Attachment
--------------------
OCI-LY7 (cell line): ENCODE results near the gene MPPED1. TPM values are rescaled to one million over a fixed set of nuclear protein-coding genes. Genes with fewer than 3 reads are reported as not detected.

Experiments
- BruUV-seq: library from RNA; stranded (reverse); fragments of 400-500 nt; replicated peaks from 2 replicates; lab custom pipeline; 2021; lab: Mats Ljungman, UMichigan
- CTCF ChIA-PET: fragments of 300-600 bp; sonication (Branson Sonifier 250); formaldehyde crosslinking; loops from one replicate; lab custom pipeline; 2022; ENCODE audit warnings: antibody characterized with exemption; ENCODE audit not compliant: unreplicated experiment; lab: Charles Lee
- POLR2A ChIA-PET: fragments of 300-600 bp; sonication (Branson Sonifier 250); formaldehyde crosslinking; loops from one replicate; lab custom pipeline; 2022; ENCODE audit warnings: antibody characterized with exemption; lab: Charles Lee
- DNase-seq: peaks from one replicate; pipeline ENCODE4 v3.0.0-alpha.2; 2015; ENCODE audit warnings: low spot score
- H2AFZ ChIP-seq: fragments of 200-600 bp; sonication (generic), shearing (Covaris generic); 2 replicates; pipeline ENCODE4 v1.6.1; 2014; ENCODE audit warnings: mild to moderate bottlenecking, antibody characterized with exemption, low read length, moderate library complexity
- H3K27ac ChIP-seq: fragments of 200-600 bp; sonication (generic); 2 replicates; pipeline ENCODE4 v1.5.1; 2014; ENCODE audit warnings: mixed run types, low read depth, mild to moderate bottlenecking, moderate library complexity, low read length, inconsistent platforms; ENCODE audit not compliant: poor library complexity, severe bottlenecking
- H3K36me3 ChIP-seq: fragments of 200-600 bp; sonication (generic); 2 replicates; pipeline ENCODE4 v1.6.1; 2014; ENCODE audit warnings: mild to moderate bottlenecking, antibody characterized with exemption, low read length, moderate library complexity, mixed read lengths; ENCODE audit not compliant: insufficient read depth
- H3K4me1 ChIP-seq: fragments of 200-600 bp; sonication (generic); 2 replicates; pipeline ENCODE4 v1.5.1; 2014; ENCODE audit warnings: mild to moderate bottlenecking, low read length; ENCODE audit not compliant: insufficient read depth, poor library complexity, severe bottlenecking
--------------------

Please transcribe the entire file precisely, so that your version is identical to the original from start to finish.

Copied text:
OCI-LY7 (cell line): ENCODE results near the gene MPPED1. TPM values are rescaled to one million over a fixed set of nuclear protein-coding genes. Genes with fewer than 3 reads are reported as not detected.

Experiments
- BruUV-seq: library from RNA; stranded (reverse); fragments of 400-500 nt; replicated peaks from 2 replicates; lab custom pipeline; 2021; lab: Mats Ljungman, UMichigan
- CTCF ChIA-PET: fragments of 300-600 bp; sonication (Branson Sonifier 250); formaldehyde crosslinking; loops from one replicate; lab custom pipeline; 2022; ENCODE audit warnings: antibody characterized with exemption; ENCODE audit not compliant: unreplicated experiment; lab: Charles Lee
- POLR2A ChIA-PET: fragments of 300-600 bp; sonication (Branson Sonifier 250); formaldehyde crosslinking; loops from one replicate; lab custom pipeline; 2022; ENCODE audit warnings: antibody characterized with exemption; lab: Charles Lee
- DNase-seq: peaks from one replicate; pipeline ENCODE4 v3.0.0-alpha.2; 2015; ENCODE audit warnings: low spot score
- H2AFZ ChIP-seq: fragments of 200-600 bp; sonication (generic), shearing (Covaris generic); 2 replicates; pipeline ENCODE4 v1.6.1; 2014; ENCODE audit warnings: mild to moderate bottlenecking, antibody characterized with exemption, low read length, moderate library complexity
- H3K27ac ChIP-seq: fragments of 200-600 bp; sonication (generic); 2 replicates; pipeline ENCODE4 v1.5.1; 2014; ENCODE audit warnings: mixed run types, low read depth, mild to moderate bottlenecking, moderate library complexity, low read length, inconsistent platforms; ENCODE audit not compliant: poor library complexity, severe bottlenecking
- H3K36me3 ChIP-seq: fragments of 200-600 bp; sonication (generic); 2 replicates; pipeline ENCODE4 v1.6.1; 2014; ENCODE audit warnings: mild to moderate bottlenecking, antibody characterized with exemption, low read length, moderate library complexity, mixed read lengths; ENCODE audit not compliant: insufficient read depth
- H3K4me1 ChIP-seq: fragments of 200-600 bp; sonication (generic); 2 replicates; pipeline ENCODE4 v1.5.1; 2014; ENCODE audit warnings: mild to moderate bottlenecking, low read length; ENCODE audit not compliant: insufficient read depth, poor library complexity, severe bottlenecking